4:30 pm • 15 July 2012 • 331 notes
Two ancient sites to get a boost
The organization in charge of an ambitious plan to overhaul the Greek capital’s image as an archaeological destination has offered its expertise to help promote the archaeological site of Knossos on Crete.
The Unification of the Archaeological Sites of Athens said on Friday that it will be coordinating an international competition for zoning proposals on how best to open up the entire site of the Bronze Age center of the Minoan civilization to visitors, who are currently restricted mainly to the palace complex and are unable to see other antiquities on the site.
“The archaeological site of Knossos is the second most visited site in Greece” with an average of 1 million visitors a year, said UASA president Dora Galani. “It is extremely rich in findings and is spread over a large expanse, characteristics that have not been fully maximized as tourists only visit the palace complex. At a short distance from the palace though, there are a lot of interesting monuments, which most people are ignorant of.” Read more.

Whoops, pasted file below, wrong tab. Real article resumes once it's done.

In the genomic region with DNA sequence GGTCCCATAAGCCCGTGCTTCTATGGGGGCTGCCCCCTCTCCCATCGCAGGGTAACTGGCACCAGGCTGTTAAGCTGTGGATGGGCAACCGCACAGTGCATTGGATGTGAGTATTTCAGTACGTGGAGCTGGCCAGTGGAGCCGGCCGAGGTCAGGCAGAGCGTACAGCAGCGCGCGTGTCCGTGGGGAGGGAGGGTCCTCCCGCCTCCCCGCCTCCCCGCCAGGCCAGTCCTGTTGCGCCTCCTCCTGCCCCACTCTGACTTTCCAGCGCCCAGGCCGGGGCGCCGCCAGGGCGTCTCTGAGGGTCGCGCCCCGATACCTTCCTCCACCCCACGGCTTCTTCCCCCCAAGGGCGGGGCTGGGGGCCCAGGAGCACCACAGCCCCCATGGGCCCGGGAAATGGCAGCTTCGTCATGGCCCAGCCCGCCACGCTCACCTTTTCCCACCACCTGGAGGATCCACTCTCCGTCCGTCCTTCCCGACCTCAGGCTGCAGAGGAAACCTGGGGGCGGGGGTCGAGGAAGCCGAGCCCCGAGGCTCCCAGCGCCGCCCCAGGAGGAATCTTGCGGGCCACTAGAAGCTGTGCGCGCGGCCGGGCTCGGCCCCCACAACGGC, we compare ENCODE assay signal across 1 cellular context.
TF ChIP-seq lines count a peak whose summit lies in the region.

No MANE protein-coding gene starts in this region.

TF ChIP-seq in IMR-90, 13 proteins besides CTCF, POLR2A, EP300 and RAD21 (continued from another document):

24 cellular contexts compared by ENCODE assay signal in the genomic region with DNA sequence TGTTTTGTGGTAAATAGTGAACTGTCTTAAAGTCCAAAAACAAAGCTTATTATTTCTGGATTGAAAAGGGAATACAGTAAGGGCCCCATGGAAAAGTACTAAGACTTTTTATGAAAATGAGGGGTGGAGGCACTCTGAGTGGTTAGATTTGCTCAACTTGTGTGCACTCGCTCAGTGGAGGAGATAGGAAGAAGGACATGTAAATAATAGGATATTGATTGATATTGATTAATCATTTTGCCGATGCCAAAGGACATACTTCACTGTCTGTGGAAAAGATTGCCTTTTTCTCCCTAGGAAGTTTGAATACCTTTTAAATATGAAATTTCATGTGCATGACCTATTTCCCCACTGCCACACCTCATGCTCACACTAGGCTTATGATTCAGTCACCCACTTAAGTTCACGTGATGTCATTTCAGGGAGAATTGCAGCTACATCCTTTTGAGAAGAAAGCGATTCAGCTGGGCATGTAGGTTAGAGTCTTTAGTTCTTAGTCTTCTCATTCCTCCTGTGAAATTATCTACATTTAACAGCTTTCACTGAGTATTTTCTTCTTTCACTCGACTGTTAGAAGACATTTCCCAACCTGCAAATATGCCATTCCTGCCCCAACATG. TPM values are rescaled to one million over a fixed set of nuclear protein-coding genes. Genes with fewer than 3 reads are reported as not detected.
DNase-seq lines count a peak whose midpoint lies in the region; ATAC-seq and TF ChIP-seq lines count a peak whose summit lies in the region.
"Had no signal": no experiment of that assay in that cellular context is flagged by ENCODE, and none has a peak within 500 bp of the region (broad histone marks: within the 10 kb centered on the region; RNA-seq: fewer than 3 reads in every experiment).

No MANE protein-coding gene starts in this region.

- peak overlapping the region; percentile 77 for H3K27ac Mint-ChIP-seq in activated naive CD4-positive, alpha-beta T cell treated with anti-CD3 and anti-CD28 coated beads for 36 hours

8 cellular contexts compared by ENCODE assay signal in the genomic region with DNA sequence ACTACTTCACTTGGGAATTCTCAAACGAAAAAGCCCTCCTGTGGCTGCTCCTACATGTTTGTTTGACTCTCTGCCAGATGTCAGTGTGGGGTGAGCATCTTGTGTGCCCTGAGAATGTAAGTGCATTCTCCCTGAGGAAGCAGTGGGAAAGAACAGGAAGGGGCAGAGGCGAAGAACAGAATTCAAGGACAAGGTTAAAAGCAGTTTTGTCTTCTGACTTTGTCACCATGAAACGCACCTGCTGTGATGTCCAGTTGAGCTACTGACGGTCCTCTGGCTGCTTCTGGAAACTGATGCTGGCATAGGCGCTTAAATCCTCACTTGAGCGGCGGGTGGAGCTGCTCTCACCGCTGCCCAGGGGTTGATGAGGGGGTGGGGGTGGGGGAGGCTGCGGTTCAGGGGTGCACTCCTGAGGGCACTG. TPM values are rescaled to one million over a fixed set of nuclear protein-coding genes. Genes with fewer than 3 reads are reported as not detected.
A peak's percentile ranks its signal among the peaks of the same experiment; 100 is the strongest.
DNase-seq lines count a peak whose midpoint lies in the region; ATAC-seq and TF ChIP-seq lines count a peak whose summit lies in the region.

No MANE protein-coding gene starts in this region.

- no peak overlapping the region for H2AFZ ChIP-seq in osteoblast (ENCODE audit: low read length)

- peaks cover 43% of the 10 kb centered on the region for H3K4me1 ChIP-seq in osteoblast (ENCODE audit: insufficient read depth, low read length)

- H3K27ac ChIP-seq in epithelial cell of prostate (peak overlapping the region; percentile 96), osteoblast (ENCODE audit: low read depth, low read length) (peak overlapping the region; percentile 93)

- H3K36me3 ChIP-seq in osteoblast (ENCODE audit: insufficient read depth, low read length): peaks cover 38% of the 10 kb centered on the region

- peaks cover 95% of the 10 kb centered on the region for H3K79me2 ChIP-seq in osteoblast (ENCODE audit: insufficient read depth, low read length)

3:10 am • 15 July 2012 • 16 notes
Gypsum alabaster relief of a lamassu at the palace of Ashurnasirpal II, guarding the gateway at Kalhu. Nimrud, Iraq.
3:55 pm • 8 June 2012 • 39 notes
In south-west Alberta, the remains of marked trails and an aboriginal camp, and a tumulus where vast quantities of buffalo (American Bison) skeletons can still be found, are evidence of a custom practised by aboriginal peoples of the North American plains for nearly 6,000 years. Using their excellent knowledge of the topography and of buffalo behaviour, they killed their prey by chasing them over a precipice; the carcasses were later carved up in the camp below.
To start the hunt, ‘buffalo runners’, young men trained in animal behaviour, would entice the herd to follow them by imitating the bleating of a lost calf. As the buffalo moved closer to the drive lanes (long lines of stone cairns were built to help the hunters direct the buffalo to the cliff kill site), the hunters would circle behind and upwind of the herd and scare the animals by shouting and waving robes. As the buffalo stampeded towards the edge of the cliff, the animals in front would try to stop but the sheer weight of the herd pressing from behind would force the buffalo over the cliff.
9:26 pm • 4 June 2012 • 18 notes
Located within the deep tropical rainforest of Chiapas, Mexico, the ancient Maya site of Bonampak is home to the most complete and important mural program of the ancient Americas.